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New Jersey’s New Ride Hailing Legislation that affect Uber & Lyft Drivers

In February 2017 I released a series of articles about Uber and the gaps in insurance coverage for NJ drivers who use their own vehicles to drive for companies like Uber. (Links are below)  Shortly thereafter the State of New Jersey released a ride-hailing legislation law that came into effect on May 1, 2017.  The new law makes some improvements to the type of insurance coverage that is now available to Uber & Lyft drivers.

One thing to note. I refer constantly to Uber & Lyft in this article. They are the two most popular ride hailing companies operating in New Jersey and around the country.  However, they are not the only ones.  The law applies to any other company who provide the same kind of services.

Medical Coverage for Drivers

The one thing I find encouraging, under the new law, is the ability for an Uber & Lyft drivers to have some form of coverage for medical bills incurred while driving. However, the adequacy of the limits available may not be sufficient if the accident is serious.

Under the new law, Uber & Lyft are required to carry Personal Injury Protection coverage (PIP) during Period 1. Period 1 is when a driver has his Transportation App open and is waiting for a potential rider to hail him.

Pay close attention to the following: The law does not state how much limits need to be provided.

In NJ the standard limit of PIP is $250,000. However, limits can go as low as $15,000.  The other question is how much of a deductible does Uber & Lyft provide?  In New Jersey the minimum deductible is $250, but that deductible can go as high as $2,500.  The certificates of insurance that Uber & Lyft show on their website do not disclose a PIP limit or deductible.  Therefore, if you are an Uber or Lyft driver, check with them to see what they are providing.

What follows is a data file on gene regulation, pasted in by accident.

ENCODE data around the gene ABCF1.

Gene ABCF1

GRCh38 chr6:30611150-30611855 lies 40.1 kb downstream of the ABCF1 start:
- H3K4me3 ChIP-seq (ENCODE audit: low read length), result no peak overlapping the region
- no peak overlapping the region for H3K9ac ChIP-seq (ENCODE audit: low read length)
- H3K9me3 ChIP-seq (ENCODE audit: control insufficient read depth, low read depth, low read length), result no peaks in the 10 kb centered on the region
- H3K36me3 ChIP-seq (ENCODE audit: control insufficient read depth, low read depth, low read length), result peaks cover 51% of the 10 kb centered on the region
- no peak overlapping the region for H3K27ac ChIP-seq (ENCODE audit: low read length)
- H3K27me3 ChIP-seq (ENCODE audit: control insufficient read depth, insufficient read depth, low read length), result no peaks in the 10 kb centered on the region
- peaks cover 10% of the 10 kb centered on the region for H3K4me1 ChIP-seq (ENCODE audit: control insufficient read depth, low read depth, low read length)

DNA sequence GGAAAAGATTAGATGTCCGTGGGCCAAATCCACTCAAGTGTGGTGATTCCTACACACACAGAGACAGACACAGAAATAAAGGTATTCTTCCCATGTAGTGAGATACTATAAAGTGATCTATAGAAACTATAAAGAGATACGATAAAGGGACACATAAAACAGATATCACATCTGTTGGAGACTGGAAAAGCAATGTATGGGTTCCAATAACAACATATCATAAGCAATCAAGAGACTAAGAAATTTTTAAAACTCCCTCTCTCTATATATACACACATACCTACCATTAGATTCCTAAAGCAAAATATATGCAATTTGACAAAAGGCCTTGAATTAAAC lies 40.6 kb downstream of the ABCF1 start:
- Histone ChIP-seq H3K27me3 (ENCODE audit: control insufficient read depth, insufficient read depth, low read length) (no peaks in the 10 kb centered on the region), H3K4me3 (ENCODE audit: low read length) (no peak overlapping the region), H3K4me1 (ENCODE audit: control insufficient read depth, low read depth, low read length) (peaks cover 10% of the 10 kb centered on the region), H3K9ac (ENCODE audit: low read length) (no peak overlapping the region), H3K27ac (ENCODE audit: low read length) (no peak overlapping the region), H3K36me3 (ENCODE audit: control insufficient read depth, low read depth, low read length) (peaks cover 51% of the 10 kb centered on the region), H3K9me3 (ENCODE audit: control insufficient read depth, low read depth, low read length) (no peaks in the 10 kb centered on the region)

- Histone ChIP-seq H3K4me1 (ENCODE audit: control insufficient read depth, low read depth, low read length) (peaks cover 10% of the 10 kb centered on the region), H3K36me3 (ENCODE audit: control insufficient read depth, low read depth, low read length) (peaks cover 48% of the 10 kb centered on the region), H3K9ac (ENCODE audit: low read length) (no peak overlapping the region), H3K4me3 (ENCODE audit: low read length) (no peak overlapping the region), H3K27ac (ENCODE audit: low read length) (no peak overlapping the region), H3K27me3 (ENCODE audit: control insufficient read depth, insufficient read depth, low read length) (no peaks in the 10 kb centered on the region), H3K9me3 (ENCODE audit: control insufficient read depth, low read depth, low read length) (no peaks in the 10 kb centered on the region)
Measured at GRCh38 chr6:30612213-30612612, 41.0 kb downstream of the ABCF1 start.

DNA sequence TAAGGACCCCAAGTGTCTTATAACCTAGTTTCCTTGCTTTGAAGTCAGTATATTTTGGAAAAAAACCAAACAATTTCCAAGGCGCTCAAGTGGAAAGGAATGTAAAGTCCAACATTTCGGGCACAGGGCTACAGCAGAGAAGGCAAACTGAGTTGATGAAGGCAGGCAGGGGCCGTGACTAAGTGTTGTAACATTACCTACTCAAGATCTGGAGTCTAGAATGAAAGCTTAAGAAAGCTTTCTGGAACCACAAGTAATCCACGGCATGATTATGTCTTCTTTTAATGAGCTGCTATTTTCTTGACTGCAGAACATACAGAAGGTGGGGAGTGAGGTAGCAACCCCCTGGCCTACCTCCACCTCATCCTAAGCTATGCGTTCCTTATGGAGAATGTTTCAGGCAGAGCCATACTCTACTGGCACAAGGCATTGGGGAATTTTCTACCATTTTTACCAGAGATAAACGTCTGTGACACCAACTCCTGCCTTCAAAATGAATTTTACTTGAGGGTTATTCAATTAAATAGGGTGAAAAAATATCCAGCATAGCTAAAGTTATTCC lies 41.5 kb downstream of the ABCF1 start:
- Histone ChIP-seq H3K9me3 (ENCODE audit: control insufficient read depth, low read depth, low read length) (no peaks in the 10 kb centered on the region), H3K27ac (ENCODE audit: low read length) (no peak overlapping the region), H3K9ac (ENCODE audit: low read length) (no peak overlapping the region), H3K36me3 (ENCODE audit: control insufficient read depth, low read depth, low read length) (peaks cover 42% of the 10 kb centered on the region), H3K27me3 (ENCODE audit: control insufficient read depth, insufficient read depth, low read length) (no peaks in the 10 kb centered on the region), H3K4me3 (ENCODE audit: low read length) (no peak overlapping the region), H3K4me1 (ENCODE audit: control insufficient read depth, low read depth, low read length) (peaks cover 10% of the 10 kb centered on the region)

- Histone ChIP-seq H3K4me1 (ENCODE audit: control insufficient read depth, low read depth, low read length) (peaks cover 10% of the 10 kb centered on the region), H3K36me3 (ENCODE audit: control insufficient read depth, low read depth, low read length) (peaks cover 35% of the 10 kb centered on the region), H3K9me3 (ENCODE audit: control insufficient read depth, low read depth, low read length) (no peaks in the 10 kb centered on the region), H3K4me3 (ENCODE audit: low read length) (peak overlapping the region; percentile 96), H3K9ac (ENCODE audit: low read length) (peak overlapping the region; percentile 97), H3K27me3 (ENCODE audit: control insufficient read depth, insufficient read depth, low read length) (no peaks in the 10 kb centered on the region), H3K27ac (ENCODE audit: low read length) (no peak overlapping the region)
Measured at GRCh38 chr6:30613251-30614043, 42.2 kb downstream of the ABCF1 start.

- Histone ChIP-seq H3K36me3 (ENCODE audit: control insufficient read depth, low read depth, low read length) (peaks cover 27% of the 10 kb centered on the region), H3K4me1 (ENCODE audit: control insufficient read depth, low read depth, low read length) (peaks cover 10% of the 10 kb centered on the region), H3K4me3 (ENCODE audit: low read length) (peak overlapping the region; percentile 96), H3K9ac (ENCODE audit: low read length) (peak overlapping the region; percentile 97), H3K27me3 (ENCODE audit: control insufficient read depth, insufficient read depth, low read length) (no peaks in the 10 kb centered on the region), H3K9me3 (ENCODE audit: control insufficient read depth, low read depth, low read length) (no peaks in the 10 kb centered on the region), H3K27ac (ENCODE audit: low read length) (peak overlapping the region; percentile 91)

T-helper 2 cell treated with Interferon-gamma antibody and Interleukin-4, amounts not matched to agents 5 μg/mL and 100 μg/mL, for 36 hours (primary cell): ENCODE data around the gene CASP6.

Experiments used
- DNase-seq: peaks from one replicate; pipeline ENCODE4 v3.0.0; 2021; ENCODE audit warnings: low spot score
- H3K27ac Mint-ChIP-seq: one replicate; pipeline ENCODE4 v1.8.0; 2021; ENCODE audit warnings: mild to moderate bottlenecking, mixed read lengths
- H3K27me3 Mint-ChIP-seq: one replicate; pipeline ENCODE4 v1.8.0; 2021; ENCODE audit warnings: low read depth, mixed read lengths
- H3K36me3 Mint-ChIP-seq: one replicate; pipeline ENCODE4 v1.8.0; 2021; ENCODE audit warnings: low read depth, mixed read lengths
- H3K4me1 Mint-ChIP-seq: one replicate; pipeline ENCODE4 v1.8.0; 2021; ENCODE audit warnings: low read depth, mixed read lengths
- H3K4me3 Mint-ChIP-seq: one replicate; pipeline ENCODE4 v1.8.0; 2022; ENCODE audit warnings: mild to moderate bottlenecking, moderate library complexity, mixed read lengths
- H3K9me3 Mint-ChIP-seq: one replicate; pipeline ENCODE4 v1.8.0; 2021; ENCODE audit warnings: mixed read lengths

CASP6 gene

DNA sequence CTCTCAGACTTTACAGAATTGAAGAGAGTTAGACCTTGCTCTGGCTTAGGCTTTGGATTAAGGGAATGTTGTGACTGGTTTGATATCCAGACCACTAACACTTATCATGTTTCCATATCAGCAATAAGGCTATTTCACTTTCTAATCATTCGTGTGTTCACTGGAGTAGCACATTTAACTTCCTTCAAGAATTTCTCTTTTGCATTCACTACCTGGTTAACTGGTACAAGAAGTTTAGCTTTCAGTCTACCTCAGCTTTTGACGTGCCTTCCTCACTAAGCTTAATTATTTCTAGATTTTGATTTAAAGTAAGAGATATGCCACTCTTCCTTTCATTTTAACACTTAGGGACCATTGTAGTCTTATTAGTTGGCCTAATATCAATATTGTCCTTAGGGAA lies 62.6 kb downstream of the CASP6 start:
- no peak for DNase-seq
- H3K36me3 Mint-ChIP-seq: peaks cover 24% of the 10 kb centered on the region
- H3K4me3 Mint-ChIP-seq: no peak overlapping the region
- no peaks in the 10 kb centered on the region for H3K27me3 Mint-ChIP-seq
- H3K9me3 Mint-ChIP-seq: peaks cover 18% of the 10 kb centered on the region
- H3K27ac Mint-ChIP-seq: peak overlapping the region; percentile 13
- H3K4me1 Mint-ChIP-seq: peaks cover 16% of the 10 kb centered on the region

While the driver is in Period 2 and 3 the Law requires Uber & Lyft to provide $10,000 of medical payments coverage to the driver.

The driver can try to seek PIP and medical payments coverage from his own personal auto insurance company but coverage is not guaranteed. The new law does not require a personal auto insurance company to provide coverage unless you have a Ride Sharing Endorsement under your policy.

If you have a personal auto insurance policy with a Ride Sharing Endorsement, check with the insurance company or agent to see how they handle PIP or medical payments coverage. The Ride Sharing endorsements that I have seen only address Liability, Medical Payments, Uninsured Motorists Liability, and Physical Damage (aka Comprehensive & Collision) coverage in Period 1 and nothing in Period 2 or 3.  Also the endorsements didn’t apply to PIP coverage.

Some other insights to the law

Minimum Age of Driver

Parents of teenagers who are eager to use their cars for Uber & Lyft can rejoice for the state law requires that the minimum age of an Uber/Lyft driver is now 21. So if your son says he wants to be an Uber driver tell him, “Sorry kid, the law says no.  Find another job and don’t forget to clean your room.”

No declination of coverage from drivers auto insurance company

The new law states that an Uber or Lyft driver does not have to get a declination from his insurance company to engage Uber or Lyft for insurance benefits for the driver & vehicle. Prior to 5/1/2017 the driver had to obtain a declination from his personal auto insurance company first before talking to Uber or Lyft.

Minimum Limits of Liability coverage